'IMF admits disastrous love affair with the euro led to immolation of Greece'.

So runs a press headline about the IMF Independent Evaluation Office (IEO)'s new report on the 2010 Greek crisis. It was already widely accepted that the IMF's handling of the crisis was badly flawed, so the IEO's report was more about providing careful detail, rather than startling revelation. Even so, it leaves tantalising gaps in the story and unresolved issues for future policy.

You could fill a library with the commentary on what went wrong (the IEO report gives a selection of references). The IMF itself has already issued a kind of mea culpa. Perhaps the best outsider's account is Paul Blustein's, because it goes beyond the technicalities and forecasts to cover the politics and draw out the conflicts, contradictions and unresolved issues within the IMF's operations. The IMF's Chief Economist Olivier Blanchard offered some rebuttal of these criticisms, but the judgment remains: the IMF should have done much better (a view clearly shared by the IEO report authors).

The report identifies weaknesses in pre-crisis surveillance: the IMF didn't see the crisis coming. Nor did anyone else, but this is the IMF's job (and it is well-placed, through its annual inspection visits). It failed to pick up the dramatic misstatement of Greece's budget deficit. When the new government came to power in October 2009, the deficit was revised from less than 4% of GDP to 12% (later turning out to be over 15%).

More fundamentally, it shared the common misunderstanding that currency unions like the Eurozone could not have balance of payments problems (any more than one of the states of the United States of America could have a balance of payments problem). This missed the possibility that those who had funded Greece's external deficit (which was running at 15% of GDP) would suddenly start worrying about default: their debt was denominated in euros, but it was issued by Greece and so should not have been treated by financial markets as being more-or-less equivalent to German debt.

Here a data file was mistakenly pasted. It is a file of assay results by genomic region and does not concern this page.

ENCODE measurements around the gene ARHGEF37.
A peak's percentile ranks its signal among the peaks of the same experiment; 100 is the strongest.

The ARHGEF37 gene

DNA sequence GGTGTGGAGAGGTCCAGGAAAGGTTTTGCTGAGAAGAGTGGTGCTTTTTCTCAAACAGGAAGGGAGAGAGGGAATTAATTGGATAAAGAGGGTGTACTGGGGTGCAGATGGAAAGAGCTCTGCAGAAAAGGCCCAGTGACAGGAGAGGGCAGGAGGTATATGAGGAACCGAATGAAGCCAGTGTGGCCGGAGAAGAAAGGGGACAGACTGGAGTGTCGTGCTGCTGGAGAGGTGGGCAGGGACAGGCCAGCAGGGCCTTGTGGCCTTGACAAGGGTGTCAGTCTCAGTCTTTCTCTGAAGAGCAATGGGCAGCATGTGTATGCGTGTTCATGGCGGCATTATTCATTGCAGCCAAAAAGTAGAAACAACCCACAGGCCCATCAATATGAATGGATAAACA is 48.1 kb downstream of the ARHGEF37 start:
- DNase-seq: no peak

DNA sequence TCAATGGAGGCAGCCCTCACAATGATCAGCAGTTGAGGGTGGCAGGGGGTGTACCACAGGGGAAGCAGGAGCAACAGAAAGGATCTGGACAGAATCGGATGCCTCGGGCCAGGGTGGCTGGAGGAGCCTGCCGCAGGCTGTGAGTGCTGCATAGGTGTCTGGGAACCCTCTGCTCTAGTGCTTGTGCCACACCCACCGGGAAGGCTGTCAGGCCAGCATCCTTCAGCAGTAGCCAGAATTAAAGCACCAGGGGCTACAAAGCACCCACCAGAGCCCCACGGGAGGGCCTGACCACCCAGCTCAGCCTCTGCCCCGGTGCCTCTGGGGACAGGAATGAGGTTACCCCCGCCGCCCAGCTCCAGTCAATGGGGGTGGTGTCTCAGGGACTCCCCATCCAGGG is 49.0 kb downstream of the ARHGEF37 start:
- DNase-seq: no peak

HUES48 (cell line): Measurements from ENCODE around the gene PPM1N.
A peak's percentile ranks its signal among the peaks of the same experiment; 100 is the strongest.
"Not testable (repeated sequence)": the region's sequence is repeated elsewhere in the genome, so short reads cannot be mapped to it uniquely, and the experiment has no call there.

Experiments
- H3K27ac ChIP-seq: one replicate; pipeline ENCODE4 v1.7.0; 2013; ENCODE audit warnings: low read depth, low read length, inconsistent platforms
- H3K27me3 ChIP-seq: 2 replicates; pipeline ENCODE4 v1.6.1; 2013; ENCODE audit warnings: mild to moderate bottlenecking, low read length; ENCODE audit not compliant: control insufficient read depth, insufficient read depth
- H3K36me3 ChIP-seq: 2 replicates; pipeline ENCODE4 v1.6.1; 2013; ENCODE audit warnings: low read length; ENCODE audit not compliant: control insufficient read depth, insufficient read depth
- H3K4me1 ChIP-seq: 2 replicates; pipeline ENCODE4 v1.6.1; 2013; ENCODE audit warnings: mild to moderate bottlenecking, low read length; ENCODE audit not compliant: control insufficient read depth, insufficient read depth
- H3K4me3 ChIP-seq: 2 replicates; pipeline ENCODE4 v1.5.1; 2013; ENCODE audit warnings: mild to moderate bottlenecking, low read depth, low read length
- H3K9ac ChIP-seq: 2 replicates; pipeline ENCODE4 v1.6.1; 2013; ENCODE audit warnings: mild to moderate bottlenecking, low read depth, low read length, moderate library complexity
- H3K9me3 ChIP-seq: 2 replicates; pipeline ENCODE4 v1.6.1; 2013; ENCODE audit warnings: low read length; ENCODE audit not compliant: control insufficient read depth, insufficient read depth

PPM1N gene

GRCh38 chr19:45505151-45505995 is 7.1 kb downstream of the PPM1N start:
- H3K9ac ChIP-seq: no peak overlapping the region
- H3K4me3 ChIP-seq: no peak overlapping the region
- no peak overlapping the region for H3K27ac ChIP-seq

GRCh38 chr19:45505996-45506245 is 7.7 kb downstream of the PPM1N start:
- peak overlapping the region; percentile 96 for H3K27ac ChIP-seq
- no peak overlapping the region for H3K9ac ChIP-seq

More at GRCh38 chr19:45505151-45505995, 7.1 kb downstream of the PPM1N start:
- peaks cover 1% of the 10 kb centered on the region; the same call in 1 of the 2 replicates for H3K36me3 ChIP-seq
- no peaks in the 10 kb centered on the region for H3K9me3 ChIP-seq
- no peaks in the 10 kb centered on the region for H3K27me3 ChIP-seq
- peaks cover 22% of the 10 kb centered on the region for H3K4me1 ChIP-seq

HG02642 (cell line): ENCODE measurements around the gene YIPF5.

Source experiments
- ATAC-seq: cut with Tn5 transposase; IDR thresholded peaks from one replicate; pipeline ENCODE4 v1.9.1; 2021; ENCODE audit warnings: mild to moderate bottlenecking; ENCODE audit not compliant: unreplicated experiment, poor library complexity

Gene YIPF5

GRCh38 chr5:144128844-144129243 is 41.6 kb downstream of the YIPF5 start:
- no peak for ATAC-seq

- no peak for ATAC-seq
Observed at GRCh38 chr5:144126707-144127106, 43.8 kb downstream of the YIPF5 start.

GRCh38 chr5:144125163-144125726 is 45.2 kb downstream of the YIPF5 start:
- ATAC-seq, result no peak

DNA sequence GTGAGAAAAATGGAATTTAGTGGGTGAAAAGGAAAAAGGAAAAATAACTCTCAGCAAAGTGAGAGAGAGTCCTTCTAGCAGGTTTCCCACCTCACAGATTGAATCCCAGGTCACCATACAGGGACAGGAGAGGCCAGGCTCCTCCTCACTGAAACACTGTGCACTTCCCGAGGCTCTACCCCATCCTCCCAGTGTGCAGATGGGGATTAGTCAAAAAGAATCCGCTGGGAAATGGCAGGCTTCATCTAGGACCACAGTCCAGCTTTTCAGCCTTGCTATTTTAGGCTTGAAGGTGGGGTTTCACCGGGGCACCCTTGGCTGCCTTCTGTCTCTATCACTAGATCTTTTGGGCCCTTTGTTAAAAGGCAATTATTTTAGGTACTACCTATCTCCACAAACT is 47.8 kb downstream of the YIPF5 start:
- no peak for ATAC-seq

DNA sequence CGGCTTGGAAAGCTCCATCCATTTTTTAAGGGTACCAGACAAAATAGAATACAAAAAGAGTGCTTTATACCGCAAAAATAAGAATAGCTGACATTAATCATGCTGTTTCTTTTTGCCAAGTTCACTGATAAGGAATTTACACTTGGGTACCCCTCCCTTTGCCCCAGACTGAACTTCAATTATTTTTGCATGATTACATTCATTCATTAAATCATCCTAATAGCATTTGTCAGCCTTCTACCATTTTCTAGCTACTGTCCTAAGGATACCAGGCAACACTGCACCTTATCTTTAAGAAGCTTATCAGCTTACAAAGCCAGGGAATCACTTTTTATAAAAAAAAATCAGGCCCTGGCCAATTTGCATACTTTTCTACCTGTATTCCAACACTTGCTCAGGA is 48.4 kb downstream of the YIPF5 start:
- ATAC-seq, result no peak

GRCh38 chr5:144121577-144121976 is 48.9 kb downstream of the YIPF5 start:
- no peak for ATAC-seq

The IMF staff treated the Eurozone as being special, so that even when serious problems were identified in Greece in October 2009, the IMF was not involved in the initial discussion within the European Union to sort it out. Five months later, the IMF was precipitated into becoming a major participant in the April 2010 rescue, contributing 'exceptionally large' funds amounting to nearly 15% of Greece's GDP and a record-breaking 3200 % of quota

It is the circumstances of this participation which raise the most serious questions. The IMF faced a familiar problem. Should Greece's creditors (who had made foolish investment decisions) be paid out by providing new rescue funds? If a country is experiencing a temporary liquidity problem, perhaps resulting from a market scare, it may make sense to do so. When market calm returns, the IMF loan is repaid and so too are the other creditors. But if the country has borrowed more than it can repay, providing new support funds just lets the existing creditors get their money back, unloading the problem onto the future. Greece was clearly a case of unsustainable debt.

The IMF's well-rehearsed approach to unsustainable debt was to require a rescheduling of existing debt (a 'haircut' that reduces the nominal value of the debt, a reduction of interest, or delayed payment). This has to be severe enough to make the new debt repayment profile credible to financial markets, so that they will go on lending to the country. These procedures were built into the IMF's operating rules in order to make it harder for political pressure to be brought to bear in the heat of a crisis.